HC Deb 23 March 1984 vol 56 cc601-2W
Mr. Chapman

asked the Secretary of State for the Environment whether he can now issue his letter of guidance on the implications of the M25 for future development and land use policies in the south-east; and if he will make a statement.

Mr. Patrick Jenkin

Yes. I have today sent Lord Sandford, chairman of the standing conference on London and south-east regional planning, a final version of the letter I sent in draft form on 18 September last. I have placed a copy in the Library. The proposed guidance was generally welcomed by the standing conference and I am grateful for its comments, which were taken into account in preparing the final version.

The guidance I have produced makes it clear that the M25 will not affect the general presumption against development in the green belt and there should continue to be the strongest restraint on development there. However, pressures for development will be generated by the motorway and I want local authorities to respond positively to them. In particular, the opportunities created should be used to redress the balance of attraction between the east and west of the region. This will require active cooperation of all the agencies concerned in the eastern sector of the region to attract development to it.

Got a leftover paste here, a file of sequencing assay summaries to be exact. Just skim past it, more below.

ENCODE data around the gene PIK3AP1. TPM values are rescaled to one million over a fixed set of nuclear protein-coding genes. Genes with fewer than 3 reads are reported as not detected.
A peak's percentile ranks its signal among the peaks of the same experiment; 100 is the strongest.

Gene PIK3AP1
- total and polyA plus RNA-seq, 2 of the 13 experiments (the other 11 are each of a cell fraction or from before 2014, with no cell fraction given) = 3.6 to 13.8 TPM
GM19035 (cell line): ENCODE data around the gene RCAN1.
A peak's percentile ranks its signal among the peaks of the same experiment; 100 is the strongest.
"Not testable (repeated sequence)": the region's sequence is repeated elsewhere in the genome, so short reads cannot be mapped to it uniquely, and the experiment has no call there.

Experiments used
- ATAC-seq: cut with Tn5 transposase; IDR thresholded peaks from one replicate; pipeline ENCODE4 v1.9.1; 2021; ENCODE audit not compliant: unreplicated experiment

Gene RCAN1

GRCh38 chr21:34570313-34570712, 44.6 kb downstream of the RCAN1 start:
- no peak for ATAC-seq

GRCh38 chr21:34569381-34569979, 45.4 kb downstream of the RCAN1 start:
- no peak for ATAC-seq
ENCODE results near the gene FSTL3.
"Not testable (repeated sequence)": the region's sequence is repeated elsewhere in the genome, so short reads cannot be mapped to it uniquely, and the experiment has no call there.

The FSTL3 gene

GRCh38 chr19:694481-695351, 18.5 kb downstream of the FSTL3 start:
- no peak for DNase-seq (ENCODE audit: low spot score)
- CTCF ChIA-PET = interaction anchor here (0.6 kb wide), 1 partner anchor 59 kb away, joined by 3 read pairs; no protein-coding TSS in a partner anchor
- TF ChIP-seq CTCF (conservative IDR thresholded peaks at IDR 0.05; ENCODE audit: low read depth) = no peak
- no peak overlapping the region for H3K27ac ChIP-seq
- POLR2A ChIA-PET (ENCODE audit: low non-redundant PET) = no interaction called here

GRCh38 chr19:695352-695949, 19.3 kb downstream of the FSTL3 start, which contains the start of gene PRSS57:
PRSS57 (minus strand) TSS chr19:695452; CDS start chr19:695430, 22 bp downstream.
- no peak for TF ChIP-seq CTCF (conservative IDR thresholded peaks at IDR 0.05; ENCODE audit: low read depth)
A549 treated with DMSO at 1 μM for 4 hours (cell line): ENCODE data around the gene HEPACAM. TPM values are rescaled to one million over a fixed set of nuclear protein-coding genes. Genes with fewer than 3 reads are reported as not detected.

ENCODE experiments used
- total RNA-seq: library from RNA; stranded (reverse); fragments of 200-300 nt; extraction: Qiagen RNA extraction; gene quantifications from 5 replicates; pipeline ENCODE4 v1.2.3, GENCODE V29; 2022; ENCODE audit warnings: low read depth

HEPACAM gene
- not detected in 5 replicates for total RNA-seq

In dealing with the development pressures generated by the M25, the emphasis should be on better use of existing urban land, redevelopment and the return to use of neglected sites, rather than the allocation of new land for development, although this will also be needed in suitable locations. Local authorities should give priority to providing for industry and commerce, including tourism, particularly in growth sectors serving regional, national or international markets.

The completion of the M25 can help to reinforce established land use planning policies for London and the south-east, and benefit the economy of London and the region as a whole. It is essential that this opportunity is fully realised.